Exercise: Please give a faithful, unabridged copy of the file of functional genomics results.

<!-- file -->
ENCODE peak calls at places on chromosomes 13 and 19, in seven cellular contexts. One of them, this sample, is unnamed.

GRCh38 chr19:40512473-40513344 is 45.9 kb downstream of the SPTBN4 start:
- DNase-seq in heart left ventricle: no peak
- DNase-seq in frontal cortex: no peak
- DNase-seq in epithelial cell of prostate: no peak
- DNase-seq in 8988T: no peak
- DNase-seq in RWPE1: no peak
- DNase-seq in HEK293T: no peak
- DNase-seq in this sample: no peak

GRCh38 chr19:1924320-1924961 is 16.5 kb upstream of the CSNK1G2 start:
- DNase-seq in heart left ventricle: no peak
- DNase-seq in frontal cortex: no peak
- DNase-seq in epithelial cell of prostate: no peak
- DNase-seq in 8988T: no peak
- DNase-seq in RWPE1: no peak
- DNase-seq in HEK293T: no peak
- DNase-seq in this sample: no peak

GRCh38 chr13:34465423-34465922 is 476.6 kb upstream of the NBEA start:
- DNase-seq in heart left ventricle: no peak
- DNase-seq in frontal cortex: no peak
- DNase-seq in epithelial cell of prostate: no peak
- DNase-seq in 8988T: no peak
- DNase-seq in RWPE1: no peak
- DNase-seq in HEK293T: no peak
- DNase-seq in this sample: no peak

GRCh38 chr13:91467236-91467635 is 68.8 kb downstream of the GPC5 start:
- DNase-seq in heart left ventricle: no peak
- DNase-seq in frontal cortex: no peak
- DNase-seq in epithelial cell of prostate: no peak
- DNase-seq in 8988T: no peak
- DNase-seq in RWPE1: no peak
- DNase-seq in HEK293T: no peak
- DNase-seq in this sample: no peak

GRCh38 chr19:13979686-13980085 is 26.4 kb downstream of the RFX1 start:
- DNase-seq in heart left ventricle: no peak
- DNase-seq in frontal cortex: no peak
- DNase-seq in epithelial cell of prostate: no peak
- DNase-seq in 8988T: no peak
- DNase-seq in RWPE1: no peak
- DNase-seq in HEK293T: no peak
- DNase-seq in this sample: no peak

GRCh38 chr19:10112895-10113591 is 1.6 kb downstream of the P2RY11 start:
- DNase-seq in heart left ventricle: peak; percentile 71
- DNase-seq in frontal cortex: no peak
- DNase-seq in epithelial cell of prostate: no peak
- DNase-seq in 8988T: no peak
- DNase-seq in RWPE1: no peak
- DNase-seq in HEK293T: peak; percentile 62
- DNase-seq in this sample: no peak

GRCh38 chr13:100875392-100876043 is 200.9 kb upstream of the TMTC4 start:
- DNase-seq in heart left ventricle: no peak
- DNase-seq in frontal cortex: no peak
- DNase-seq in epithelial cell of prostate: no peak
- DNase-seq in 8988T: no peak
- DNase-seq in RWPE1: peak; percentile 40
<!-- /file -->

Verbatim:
ENCODE peak calls at places on chromosomes 13 and 19, in seven cellular contexts. One of them, this sample, is unnamed.

GRCh38 chr19:40512473-40513344 is 45.9 kb downstream of the SPTBN4 start:
- DNase-seq in heart left ventricle: no peak
- DNase-seq in frontal cortex: no peak
- DNase-seq in epithelial cell of prostate: no peak
- DNase-seq in 8988T: no peak
- DNase-seq in RWPE1: no peak
- DNase-seq in HEK293T: no peak
- DNase-seq in this sample: no peak

GRCh38 chr19:1924320-1924961 is 16.5 kb upstream of the CSNK1G2 start:
- DNase-seq in heart left ventricle: no peak
- DNase-seq in frontal cortex: no peak
- DNase-seq in epithelial cell of prostate: no peak
- DNase-seq in 8988T: no peak
- DNase-seq in RWPE1: no peak
- DNase-seq in HEK293T: no peak
- DNase-seq in this sample: no peak

GRCh38 chr13:34465423-34465922 is 476.6 kb upstream of the NBEA start:
- DNase-seq in heart left ventricle: no peak
- DNase-seq in frontal cortex: no peak
- DNase-seq in epithelial cell of prostate: no peak
- DNase-seq in 8988T: no peak
- DNase-seq in RWPE1: no peak
- DNase-seq in HEK293T: no peak
- DNase-seq in this sample: no peak

GRCh38 chr13:91467236-91467635 is 68.8 kb downstream of the GPC5 start:
- DNase-seq in heart left ventricle: no peak
- DNase-seq in frontal cortex: no peak
- DNase-seq in epithelial cell of prostate: no peak
- DNase-seq in 8988T: no peak
- DNase-seq in RWPE1: no peak
- DNase-seq in HEK293T: no peak
- DNase-seq in this sample: no peak

GRCh38 chr19:13979686-13980085 is 26.4 kb downstream of the RFX1 start:
- DNase-seq in heart left ventricle: no peak
- DNase-seq in frontal cortex: no peak
- DNase-seq in epithelial cell of prostate: no peak
- DNase-seq in 8988T: no peak
- DNase-seq in RWPE1: no peak
- DNase-seq in HEK293T: no peak
- DNase-seq in this sample: no peak

GRCh38 chr19:10112895-10113591 is 1.6 kb downstream of the P2RY11 start:
- DNase-seq in heart left ventricle: peak; percentile 71
- DNase-seq in frontal cortex: no peak
- DNase-seq in epithelial cell of prostate: no peak
- DNase-seq in 8988T: no peak
- DNase-seq in RWPE1: no peak
- DNase-seq in HEK293T: peak; percentile 62
- DNase-seq in this sample: no peak

GRCh38 chr13:100875392-100876043 is 200.9 kb upstream of the TMTC4 start:
- DNase-seq in heart left ventricle: no peak
- DNase-seq in frontal cortex: no peak
- DNase-seq in epithelial cell of prostate: no peak
- DNase-seq in 8988T: no peak
- DNase-seq in RWPE1: peak; percentile 40